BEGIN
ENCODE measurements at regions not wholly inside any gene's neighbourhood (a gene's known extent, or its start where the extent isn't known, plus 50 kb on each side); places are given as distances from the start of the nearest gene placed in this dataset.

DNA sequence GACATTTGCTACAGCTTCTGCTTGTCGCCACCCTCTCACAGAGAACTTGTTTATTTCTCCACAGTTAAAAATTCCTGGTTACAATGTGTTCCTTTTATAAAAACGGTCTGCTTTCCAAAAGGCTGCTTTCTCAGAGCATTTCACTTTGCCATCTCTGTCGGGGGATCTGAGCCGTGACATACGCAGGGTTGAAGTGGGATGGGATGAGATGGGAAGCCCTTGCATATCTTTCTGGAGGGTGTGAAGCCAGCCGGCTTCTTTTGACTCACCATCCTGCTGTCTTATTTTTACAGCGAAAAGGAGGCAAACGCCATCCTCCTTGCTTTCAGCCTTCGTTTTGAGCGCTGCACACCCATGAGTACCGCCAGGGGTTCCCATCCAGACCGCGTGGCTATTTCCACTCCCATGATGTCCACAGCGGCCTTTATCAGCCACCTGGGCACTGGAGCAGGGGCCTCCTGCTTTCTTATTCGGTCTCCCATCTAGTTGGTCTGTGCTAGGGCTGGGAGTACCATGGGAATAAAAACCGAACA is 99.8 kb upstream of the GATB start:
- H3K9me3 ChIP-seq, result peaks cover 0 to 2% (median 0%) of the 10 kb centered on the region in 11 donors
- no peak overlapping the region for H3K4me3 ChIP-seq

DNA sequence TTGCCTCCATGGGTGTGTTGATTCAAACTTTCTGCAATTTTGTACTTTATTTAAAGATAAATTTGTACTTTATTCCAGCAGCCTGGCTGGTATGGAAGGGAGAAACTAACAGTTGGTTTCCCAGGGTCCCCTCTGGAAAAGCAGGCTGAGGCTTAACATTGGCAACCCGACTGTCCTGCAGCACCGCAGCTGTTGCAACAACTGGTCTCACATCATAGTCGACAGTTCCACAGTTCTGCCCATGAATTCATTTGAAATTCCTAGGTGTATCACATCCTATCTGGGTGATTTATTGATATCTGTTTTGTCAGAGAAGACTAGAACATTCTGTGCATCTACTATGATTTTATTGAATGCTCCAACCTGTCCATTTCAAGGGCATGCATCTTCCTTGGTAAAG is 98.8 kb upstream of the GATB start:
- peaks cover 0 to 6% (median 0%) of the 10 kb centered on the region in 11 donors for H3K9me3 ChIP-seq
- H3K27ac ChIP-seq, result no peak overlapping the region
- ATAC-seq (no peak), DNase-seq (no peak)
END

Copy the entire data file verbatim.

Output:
ENCODE measurements at regions not wholly inside any gene's neighbourhood (a gene's known extent, or its start where the extent isn't known, plus 50 kb on each side); places are given as distances from the start of the nearest gene placed in this dataset.

DNA sequence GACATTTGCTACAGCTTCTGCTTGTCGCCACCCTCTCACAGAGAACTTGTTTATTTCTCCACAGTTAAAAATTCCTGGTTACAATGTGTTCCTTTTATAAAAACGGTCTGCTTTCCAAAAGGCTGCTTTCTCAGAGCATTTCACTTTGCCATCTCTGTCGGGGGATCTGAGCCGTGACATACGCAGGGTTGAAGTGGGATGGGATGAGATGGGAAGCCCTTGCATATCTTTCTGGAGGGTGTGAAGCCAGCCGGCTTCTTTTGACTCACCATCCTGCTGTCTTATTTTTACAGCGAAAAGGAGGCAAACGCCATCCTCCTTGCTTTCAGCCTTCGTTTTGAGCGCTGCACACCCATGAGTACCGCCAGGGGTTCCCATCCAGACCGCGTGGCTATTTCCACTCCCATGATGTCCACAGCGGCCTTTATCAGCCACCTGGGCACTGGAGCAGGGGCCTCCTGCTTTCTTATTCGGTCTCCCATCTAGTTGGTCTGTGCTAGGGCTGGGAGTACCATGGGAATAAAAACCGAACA is 99.8 kb upstream of the GATB start:
- H3K9me3 ChIP-seq, result peaks cover 0 to 2% (median 0%) of the 10 kb centered on the region in 11 donors
- no peak overlapping the region for H3K4me3 ChIP-seq

DNA sequence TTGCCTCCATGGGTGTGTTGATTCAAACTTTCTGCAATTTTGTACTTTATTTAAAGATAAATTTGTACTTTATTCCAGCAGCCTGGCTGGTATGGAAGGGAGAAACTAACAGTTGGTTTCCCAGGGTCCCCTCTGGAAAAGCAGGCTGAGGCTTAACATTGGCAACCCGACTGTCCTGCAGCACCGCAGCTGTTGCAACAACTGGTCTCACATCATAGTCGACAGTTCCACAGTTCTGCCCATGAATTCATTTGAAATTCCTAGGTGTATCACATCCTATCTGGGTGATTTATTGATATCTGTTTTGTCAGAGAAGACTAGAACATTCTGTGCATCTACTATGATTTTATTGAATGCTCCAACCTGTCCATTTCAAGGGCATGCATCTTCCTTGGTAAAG is 98.8 kb upstream of the GATB start:
- peaks cover 0 to 6% (median 0%) of the 10 kb centered on the region in 11 donors for H3K9me3 ChIP-seq
- H3K27ac ChIP-seq, result no peak overlapping the region
- ATAC-seq (no peak), DNase-seq (no peak)